Q: Being a queer person yourself, how is your portrayal of a gay man going to be different from the previous queer portrayals in Bollywood? 

Ans: My portrayal, I feel, is going to be different from previous characters because I am not only portraying the picturesque, beautiful gay men. There are many layers to a queer man, that I feel haven’t been portrayed till now. I haven’t shied away from reflecting the weaknesses, vulnerabilities, and nuances that are very difficult for a straight person to express. 

INTIMACY: Official poster from Kashish Film Festival

I have lived those experiences and have a first-hand understanding of how we were once viewed as criminals and how that would affect any gay person, how our identity can occasionally force us to disassociate from our friends and family, how a homosexual person will respond to a conflict in their personal life, and how a homosexual person handles societal norms or problems they encounter on a daily basis. I’m hoping that all of these experiences are reflected in the way I act, which is seen on the screen.

Q: Considering the ongoing debate over same-sex marriages and your film being a gay love story, what impact do you think the film will have on the audience. Can it help in changing the perception towards the community?

Ans: Art has a microscopic impact on people directly and indirectly. It impacts overall aspects, be it societal or political. I’m hoping that it has a positive impact. Pinecone is not centred only around coming out. It would allow the audience to see queer people as normal people and part of our society, and understand that queerness that we now embody is the celebration of owning up their identity and taking pride in it.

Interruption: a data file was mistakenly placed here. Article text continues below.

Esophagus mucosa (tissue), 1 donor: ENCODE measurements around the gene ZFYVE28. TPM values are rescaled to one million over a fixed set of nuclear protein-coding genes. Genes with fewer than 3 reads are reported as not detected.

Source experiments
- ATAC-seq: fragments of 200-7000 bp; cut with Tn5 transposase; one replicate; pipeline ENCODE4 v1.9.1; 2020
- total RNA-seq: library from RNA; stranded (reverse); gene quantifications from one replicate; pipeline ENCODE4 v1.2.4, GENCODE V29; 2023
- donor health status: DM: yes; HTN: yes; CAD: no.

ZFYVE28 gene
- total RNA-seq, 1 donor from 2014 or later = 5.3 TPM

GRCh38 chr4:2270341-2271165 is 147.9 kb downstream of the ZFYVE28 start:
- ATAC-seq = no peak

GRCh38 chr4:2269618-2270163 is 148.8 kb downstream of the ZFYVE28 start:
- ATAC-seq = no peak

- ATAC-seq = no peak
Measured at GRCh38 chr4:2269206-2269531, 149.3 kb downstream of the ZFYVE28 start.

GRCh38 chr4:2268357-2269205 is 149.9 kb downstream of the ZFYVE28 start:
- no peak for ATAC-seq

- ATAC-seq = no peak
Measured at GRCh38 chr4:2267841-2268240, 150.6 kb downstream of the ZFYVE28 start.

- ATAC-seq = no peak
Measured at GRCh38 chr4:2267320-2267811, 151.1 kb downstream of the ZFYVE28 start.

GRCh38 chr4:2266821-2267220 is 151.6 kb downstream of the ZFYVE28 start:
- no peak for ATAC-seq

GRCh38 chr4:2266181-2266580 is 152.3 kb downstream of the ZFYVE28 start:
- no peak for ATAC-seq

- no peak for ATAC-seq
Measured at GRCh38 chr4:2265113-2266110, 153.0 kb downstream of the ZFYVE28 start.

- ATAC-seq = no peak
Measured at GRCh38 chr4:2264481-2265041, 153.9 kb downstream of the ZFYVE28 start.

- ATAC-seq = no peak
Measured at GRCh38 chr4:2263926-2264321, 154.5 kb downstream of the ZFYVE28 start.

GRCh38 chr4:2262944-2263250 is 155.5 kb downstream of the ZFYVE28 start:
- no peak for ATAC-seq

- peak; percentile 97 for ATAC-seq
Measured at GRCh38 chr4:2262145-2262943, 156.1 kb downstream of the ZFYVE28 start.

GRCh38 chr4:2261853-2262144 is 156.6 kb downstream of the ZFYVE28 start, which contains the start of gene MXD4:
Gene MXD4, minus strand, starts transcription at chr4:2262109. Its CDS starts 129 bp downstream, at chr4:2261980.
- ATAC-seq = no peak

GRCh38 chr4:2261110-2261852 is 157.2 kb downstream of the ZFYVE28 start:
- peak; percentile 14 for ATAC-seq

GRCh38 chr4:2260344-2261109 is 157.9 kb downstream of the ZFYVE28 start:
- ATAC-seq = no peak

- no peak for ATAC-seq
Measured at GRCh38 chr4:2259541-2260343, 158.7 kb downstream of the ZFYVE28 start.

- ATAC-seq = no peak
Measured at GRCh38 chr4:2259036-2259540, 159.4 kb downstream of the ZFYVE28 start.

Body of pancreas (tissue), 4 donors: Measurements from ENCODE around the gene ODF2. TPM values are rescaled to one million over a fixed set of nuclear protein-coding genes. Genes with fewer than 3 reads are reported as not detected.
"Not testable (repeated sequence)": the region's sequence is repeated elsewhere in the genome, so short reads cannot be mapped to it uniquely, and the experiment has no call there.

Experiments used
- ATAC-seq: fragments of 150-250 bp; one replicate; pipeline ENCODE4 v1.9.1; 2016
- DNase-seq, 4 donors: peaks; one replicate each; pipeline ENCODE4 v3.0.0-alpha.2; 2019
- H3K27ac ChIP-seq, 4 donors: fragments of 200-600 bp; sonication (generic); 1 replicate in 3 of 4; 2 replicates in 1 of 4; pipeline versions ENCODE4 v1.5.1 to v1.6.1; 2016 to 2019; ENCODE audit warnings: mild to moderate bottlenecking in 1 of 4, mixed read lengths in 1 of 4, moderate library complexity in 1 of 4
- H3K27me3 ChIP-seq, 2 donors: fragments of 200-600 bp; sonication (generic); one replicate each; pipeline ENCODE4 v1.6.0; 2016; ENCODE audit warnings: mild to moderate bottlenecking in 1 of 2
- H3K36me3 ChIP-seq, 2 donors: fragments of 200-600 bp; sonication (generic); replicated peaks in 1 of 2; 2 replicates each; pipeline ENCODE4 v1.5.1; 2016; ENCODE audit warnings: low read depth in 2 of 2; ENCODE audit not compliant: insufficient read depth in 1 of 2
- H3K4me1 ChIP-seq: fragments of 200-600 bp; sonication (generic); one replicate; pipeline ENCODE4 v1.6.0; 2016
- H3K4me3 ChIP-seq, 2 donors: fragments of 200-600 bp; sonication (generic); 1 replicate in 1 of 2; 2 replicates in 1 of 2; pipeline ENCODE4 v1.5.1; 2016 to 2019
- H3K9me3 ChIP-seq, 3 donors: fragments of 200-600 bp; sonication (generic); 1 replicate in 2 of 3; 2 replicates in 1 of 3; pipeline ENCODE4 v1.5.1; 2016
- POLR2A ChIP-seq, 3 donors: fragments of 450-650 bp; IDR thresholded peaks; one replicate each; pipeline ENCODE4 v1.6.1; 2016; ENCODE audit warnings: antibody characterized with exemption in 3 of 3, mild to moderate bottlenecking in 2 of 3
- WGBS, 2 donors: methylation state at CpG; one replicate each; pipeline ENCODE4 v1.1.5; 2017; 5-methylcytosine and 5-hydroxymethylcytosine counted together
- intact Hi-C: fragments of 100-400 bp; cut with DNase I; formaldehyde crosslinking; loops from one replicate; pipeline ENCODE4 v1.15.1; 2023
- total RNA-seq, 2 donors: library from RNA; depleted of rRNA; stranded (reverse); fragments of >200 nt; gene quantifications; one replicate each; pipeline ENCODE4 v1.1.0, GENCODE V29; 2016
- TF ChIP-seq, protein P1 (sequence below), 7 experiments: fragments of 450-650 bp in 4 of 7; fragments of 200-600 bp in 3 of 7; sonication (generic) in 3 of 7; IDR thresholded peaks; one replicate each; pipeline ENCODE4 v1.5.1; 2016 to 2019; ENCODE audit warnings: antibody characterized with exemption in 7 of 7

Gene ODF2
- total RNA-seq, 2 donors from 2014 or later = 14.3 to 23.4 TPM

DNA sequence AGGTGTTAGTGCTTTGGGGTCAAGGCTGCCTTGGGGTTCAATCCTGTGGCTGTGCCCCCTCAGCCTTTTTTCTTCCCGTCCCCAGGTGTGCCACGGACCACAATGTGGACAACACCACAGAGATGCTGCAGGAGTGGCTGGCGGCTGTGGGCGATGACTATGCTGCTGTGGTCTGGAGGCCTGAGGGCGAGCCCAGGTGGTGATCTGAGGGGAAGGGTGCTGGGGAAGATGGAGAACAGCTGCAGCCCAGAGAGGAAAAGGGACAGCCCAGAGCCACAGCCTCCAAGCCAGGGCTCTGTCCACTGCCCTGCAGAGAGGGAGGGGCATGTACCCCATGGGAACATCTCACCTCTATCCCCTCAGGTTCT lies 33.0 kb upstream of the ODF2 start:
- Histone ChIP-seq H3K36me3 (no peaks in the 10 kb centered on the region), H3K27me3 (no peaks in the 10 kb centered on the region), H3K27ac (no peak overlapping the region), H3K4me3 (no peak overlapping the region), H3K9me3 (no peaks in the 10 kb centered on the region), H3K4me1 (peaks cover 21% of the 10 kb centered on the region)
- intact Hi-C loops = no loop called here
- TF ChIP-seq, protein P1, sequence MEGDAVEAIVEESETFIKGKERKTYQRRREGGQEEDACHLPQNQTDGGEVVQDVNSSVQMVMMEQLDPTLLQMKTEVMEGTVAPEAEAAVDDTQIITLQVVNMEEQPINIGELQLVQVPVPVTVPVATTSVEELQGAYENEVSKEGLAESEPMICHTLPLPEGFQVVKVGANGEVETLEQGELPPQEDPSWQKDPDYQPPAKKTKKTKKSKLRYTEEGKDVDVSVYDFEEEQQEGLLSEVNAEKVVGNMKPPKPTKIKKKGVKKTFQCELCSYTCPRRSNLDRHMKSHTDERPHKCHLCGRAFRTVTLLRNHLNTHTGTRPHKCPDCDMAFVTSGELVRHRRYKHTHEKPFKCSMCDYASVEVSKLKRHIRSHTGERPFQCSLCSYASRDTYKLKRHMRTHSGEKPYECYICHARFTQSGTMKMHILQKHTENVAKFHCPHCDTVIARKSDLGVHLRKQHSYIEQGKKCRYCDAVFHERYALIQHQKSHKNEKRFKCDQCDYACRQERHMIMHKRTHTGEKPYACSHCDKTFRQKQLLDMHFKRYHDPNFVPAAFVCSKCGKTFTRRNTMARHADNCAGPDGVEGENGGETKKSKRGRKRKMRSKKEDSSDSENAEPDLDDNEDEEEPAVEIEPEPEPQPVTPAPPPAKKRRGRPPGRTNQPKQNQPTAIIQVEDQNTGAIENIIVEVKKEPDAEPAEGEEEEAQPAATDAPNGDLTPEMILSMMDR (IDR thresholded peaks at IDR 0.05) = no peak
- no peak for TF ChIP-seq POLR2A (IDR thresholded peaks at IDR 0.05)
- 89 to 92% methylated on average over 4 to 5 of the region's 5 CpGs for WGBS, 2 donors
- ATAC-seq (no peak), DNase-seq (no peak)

In Pinecone, we have tried to show love as love with all its highs and lows, the joy, the sorrows, tragedy and intimacy and other complications. Along with it, it is an attempt to make the audience see queer people in a different light. 

That way, we are trying to take a minute step in trying to change the perception towards the community. It will take time but it’s a step in the right direction. 

Q: What are your views on the recent Supreme Court hearing over same-sex marriage? 

Ans: The plea for same-sex marriage is a step forward for sure. It further allows access to so many structural prospects like life insurance, adoption, joint bank accounts, and also a step towards social acceptance. 

PEEP-IN: The first poster of the film

I myself yearn for a family and the rights that come along with having a family. But there’s still a lot of work to be done. With the discussion beginning now and lawyers and policymakers from the community stepping up for our betterment, it’s a step in the right direction, and things are only going to get better. It will take a lot of time, but it’s a step towards equality for minorities. 

Q: What kind of projects are you planning to work on in the future? Are you worried that starting your career as a queer character will get you stereotyped? Ans: I want to share poignant stories in many genres. The goal is to tell stories that have an influence on both my life and the lives of the audience, which distinguishes my work. 

I don’t believe that involvement in my first movie will lead to stereotypes about me, and even if it does, I enjoy challenges. Additionally, it is up to us performers to accept all types of comments and criticism while maintaining our self-confidence.